Crewman injured in an explosion and fire aboard an oceangoing tugboat 1,100 miles west of San Francisco were picked up by helicopter Friday after scuba-equipped paramedics parachuted into the ocean to bring them aid.
The helicopter was dispatched to move the four fire victims--and the five-man paramedic rescue team--to the aircraft carrier Ranger, where they will be transferred to another aircraft for the flight to a hospital on shore.
"We have reports that all four of the men hurt in the fire are now in stable condition," said Maj. David Swearingen, a spokesman for the California Air National Guard rescue squadron stationed at Moffett Field Naval Air Station south of San Francisco.
"Our Air Guard C-130 (aircraft) is specially equipped for rescue work, and it was airborne with five paramedics on board within minutes after we were informed of the accident Thursday.
"The only problem was the location: The tug is 1,100 miles out in the ocean--and that is 200 miles farther than we've ever tried to do this kind of thing before. . . . "
Swearingen said the five paramedics were carrying full medical kits and radio equipment when they parachuted into the sea near the disabled ocean tug Marine Constructor. Once aboard, they were able to establish a radio link with the airplane overhead.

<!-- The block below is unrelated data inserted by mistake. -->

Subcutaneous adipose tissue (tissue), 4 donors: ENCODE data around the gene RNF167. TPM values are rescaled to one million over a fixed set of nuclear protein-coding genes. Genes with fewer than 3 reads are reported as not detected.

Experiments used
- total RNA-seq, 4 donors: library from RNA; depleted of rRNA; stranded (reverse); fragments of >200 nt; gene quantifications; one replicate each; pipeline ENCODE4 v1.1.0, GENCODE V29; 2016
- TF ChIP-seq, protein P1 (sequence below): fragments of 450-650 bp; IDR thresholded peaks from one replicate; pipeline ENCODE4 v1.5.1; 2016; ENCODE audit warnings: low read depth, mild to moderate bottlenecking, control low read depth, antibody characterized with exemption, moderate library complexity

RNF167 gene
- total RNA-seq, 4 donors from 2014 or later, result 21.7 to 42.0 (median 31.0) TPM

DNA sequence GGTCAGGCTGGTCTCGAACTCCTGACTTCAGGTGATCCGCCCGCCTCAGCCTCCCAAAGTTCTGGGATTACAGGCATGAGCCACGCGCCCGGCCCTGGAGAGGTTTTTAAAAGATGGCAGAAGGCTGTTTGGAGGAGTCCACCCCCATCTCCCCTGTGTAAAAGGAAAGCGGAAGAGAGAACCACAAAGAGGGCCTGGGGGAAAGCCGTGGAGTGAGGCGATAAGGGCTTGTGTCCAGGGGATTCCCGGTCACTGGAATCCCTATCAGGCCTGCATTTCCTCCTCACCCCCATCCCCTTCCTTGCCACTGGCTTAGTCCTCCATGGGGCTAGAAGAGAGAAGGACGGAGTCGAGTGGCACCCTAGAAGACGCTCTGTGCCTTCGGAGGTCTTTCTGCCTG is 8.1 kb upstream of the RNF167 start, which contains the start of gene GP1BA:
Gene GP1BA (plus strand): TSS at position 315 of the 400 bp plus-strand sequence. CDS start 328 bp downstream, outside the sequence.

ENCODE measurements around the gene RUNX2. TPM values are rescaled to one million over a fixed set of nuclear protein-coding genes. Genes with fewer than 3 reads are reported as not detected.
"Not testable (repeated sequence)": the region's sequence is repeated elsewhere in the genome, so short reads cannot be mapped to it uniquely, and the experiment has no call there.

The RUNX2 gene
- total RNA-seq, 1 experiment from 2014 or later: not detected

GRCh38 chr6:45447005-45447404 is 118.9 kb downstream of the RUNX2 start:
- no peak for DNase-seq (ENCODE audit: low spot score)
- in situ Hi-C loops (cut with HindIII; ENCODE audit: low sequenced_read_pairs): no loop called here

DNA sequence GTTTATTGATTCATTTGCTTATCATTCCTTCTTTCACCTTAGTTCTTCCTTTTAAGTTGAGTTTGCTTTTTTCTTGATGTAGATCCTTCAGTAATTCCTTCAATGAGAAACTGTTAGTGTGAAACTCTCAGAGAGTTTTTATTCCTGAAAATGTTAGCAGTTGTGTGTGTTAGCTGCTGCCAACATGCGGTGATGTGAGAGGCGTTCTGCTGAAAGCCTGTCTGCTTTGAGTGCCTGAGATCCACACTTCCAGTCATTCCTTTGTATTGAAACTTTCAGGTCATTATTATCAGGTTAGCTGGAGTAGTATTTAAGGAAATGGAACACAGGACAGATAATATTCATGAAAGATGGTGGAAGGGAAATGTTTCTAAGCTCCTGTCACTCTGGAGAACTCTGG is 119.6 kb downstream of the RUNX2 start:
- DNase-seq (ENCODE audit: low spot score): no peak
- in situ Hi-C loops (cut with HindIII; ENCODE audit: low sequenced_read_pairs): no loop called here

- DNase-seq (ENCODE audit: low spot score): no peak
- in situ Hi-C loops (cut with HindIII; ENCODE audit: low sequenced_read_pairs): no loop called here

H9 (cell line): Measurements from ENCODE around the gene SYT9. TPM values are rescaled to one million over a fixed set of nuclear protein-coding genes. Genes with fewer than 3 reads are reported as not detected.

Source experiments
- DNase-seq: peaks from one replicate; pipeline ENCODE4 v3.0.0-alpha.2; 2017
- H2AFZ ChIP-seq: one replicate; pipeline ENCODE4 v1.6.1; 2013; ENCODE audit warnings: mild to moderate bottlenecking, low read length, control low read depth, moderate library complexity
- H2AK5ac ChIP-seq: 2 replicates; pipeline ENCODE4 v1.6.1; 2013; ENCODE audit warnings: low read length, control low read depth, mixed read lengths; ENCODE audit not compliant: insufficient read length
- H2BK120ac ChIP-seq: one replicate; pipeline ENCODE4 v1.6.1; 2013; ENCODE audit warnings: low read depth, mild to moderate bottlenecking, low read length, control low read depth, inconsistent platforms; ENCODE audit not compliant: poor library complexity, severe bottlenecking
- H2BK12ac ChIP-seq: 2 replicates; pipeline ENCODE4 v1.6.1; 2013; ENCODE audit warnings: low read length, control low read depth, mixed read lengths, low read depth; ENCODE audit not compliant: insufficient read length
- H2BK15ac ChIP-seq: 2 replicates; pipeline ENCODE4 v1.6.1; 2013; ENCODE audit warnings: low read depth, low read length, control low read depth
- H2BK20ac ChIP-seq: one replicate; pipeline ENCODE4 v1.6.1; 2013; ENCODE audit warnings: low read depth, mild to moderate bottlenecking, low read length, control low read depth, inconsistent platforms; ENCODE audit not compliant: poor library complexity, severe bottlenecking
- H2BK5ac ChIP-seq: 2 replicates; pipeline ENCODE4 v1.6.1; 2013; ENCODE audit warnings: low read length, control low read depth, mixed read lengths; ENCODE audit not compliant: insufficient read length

The radio link enabled them to receive instructions and guidance from Dr. William DeCampli of Stanford Medical Center, who was aboard the C-130.
Coast Guard Chief Petty Officer Paul Powers said radio reports indicated that two of the victims, identified as Mike Hoffman, 32, and Maynard Green, 48, both of Seattle, had burns over 90% of their bodies and were receiving fluids and morphine.
Another victim, William Ike, 27, of Tacoma, Wash., had burns on 25% of his body, Powers said, and the fourth man, not yet identified, was suffering from severe smoke inhalation.
Powers said all had apparently been stabilized, "but must still be considered in very serious condition."
Changing Oil Filter
He said the explosion and fire occurred while the men were changing an oil filter in the engine room of the tug, owned by Marine Logistics Corp. of Seattle, which was pushing two barges from Hawaii to Seattle.
Swearingen said the next step, after initial medical aid had been rendered, was to get the injured men off the once-powerful 150-foot ocean tug, which was rolling dead in the water.
The nearest ship, he said, was the Japanese freighter Jinyu Maru, which altered course to pick up the four victims and five paramedics at 3:30 a.m. Friday.
Powers said a rescue helicopter landed aboard the merchant ship about 12 hours later and loaded the victims and paramedics aboard for the flight to the aircraft carrier.
The rescue airplane turned homeward after the helicopter arrived, Swearingen said, but would not have had enough fuel to reach shore without aid from two C-130 air tankers that were also dispatched to the scene for aerial refueling.